An 18-mile crack in an Antarctic ice-shelf has been discovered by an airborne polar-ice surveying program run by NASA.
The crack, located in the Pine Island Glacier, is 165 to 195 feet (50 to 60 meters) deep and about 260 feet (79 meters) wide along most of the rift, stretching to 820 feet (250 meters) wide at its widest point, CBS News reported.
Scientists estimate the crack started forming between late September and early October, CBS News reported. When the crack completes its run, the resulting iceberg that breaks off the glacier will be the size of New York City, NASA officials said. The 340-square-mile iceberg should break away by the end of 2011 or early in 2012, BBC News reported.
NASA researchers said this latest iceberg-in-the-making is part of a natural cycle seen every 10 years or so on the Pine Island Glacier, BBC News reported.
“We are actually now witnessing how it happens and it's very exciting for us," IceBridge project scientist Michael Studinger of NASA's Goddard Space Flight Center in Greenbelt, Md., told CBS News. "It's part of a natural process, but it's pretty exciting to be here and actually observe it while it happens."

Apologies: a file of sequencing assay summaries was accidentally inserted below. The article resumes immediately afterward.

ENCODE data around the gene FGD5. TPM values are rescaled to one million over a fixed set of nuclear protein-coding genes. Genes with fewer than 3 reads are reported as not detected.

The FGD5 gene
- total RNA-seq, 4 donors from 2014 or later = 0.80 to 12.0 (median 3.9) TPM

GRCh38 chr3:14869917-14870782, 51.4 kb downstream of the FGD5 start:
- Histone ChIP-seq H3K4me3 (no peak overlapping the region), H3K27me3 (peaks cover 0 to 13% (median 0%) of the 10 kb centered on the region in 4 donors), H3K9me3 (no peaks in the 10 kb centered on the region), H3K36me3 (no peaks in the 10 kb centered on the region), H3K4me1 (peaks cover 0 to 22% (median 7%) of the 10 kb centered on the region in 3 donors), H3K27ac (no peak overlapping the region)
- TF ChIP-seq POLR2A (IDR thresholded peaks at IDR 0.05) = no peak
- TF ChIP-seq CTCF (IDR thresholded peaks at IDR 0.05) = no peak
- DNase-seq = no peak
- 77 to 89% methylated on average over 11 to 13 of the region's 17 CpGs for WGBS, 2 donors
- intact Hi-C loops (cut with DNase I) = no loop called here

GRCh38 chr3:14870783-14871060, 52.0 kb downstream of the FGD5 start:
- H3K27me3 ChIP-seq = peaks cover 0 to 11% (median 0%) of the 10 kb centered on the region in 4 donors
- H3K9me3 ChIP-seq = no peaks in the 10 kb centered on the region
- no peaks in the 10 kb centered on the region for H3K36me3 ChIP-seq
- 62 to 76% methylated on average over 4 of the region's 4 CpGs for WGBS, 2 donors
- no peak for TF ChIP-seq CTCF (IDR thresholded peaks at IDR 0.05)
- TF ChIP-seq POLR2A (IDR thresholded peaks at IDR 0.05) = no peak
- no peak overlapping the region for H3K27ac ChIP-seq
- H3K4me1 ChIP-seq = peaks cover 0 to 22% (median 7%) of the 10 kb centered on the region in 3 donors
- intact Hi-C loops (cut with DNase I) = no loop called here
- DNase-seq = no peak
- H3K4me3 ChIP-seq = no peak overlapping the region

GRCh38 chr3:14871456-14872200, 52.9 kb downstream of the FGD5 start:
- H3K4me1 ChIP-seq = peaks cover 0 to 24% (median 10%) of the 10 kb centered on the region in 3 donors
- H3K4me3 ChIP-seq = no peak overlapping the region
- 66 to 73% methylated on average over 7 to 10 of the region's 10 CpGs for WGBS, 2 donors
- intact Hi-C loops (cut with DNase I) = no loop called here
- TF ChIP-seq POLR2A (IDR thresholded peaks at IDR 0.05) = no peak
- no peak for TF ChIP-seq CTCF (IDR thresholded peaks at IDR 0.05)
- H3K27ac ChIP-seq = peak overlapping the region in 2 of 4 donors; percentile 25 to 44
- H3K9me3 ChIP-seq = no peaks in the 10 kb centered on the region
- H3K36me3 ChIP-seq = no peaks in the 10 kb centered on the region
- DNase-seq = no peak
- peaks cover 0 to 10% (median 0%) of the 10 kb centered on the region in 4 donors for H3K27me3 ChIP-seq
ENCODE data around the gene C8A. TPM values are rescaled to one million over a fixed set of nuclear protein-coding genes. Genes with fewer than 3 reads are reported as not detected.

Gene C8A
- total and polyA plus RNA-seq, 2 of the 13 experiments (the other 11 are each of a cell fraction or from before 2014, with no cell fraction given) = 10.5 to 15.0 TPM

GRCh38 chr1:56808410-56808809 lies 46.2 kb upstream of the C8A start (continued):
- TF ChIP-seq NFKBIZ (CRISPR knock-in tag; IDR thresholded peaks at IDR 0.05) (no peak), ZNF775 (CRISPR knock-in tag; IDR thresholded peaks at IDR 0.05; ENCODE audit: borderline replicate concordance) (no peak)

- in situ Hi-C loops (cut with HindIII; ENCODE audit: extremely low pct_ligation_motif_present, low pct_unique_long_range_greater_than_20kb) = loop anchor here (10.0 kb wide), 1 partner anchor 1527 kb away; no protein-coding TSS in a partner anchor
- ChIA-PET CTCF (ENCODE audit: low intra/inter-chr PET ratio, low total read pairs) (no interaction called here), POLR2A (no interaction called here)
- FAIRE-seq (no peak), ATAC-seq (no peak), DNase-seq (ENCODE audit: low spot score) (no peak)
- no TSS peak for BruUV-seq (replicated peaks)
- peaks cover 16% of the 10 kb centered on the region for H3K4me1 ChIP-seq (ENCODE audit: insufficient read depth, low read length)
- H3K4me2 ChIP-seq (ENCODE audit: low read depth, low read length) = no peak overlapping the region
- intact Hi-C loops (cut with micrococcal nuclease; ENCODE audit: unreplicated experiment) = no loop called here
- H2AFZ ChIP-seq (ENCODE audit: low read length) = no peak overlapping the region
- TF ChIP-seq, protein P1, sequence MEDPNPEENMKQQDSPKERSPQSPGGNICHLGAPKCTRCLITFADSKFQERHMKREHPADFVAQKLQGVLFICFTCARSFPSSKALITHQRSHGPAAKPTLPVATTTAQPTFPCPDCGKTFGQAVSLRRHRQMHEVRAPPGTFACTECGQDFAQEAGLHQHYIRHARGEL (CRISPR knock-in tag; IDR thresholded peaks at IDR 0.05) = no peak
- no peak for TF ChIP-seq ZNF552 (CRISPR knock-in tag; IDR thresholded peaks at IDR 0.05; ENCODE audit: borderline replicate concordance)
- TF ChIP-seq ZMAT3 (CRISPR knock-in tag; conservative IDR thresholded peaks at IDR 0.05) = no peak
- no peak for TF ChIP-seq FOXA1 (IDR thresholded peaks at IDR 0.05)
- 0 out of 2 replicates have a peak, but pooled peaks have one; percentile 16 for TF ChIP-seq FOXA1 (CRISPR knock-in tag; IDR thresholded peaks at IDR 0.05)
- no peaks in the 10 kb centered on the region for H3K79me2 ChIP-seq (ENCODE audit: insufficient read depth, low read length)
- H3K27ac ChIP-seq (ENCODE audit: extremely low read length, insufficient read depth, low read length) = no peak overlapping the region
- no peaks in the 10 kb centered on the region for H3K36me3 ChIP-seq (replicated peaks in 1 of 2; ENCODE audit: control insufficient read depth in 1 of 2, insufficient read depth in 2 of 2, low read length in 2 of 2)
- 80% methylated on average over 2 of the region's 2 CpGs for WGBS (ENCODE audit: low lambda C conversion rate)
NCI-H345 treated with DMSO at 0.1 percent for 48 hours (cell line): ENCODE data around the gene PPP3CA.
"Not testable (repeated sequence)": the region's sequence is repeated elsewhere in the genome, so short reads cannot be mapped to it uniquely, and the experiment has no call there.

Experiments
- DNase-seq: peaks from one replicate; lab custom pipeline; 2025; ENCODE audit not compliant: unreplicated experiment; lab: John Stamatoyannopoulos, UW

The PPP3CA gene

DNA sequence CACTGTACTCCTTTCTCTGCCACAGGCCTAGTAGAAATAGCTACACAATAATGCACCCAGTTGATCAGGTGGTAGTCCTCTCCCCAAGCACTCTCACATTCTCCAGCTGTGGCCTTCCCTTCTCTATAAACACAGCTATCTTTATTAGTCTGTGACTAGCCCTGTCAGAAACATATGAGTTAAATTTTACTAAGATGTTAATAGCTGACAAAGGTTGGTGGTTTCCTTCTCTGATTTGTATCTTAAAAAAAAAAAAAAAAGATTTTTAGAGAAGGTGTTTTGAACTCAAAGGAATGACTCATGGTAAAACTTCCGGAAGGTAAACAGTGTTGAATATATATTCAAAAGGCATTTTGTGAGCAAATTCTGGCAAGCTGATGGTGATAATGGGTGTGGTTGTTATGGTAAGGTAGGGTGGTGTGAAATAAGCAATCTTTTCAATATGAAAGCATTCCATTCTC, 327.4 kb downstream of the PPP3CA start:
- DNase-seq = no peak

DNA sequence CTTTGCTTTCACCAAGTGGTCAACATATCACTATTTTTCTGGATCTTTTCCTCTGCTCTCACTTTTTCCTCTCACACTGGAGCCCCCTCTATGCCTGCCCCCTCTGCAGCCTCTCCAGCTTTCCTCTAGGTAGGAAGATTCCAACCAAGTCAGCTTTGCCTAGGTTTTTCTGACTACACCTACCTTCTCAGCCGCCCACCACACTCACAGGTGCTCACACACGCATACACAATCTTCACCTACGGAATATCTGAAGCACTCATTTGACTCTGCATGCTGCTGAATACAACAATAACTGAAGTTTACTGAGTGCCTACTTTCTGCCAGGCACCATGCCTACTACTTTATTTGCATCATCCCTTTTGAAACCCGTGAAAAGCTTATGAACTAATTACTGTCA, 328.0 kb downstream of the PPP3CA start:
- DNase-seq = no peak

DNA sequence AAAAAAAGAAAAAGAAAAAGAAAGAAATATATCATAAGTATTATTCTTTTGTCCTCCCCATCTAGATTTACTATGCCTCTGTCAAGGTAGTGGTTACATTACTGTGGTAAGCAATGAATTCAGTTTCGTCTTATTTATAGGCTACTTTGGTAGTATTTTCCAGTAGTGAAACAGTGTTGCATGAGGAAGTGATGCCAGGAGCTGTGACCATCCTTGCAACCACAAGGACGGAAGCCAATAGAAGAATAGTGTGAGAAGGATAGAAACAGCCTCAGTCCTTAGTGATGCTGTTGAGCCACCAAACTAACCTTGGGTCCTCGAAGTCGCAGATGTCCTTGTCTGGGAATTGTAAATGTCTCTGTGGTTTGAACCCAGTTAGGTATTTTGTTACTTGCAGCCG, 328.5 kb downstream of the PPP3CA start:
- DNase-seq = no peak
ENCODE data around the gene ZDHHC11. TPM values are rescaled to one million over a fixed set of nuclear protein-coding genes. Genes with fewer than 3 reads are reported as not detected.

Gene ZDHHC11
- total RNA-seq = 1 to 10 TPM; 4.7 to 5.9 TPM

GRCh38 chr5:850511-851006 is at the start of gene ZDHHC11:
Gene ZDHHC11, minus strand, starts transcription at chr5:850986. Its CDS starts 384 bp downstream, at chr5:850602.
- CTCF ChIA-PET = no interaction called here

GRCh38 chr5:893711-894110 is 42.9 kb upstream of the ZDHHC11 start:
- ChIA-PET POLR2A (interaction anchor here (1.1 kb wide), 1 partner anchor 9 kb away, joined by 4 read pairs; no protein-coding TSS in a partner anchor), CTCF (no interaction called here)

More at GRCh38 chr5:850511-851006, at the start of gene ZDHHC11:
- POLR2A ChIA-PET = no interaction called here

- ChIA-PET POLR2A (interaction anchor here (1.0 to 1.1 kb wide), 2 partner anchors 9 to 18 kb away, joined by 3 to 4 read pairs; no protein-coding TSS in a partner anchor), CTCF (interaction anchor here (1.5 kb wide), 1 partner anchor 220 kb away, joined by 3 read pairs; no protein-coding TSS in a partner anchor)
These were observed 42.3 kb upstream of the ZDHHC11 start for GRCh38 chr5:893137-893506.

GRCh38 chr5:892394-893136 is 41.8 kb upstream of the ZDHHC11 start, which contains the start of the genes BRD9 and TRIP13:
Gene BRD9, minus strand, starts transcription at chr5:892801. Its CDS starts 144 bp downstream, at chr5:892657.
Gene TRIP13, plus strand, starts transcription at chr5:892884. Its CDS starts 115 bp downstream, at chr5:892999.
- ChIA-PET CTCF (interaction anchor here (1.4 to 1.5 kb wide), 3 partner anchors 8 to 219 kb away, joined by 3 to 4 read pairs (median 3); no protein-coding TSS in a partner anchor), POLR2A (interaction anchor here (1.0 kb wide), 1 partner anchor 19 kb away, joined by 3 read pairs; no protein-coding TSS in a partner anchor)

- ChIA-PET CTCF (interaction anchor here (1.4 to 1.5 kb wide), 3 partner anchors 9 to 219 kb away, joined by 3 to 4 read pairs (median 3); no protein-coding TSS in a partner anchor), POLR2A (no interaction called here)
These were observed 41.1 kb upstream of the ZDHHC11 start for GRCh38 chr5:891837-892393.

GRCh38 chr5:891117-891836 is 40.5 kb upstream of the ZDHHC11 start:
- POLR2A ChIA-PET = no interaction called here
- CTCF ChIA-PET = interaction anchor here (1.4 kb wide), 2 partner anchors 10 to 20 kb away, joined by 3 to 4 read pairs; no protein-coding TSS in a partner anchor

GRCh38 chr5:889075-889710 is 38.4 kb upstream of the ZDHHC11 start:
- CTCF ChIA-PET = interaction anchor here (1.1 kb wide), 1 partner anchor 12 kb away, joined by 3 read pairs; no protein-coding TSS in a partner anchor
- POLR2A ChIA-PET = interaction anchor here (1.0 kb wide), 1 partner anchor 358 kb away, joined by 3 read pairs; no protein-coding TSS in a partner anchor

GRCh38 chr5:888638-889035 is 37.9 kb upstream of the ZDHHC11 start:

According to MSNBC:
Glaciers naturally give birth to icebergs, but scientists are concerned that warming temperatures might be destabilizing those in Antarctica and Greenland by eroding the ice shelves floating on water that hold them back up against the mainland.
Without the ice shelves, those glaciers could flow much faster into the ocean, raising sea levels.
While the new iceberg will be big, it won’t break any records, MSNBC reported. The biggest iceberg observed to date was a 12,000-square-mile chunk of ice seen in 1956.
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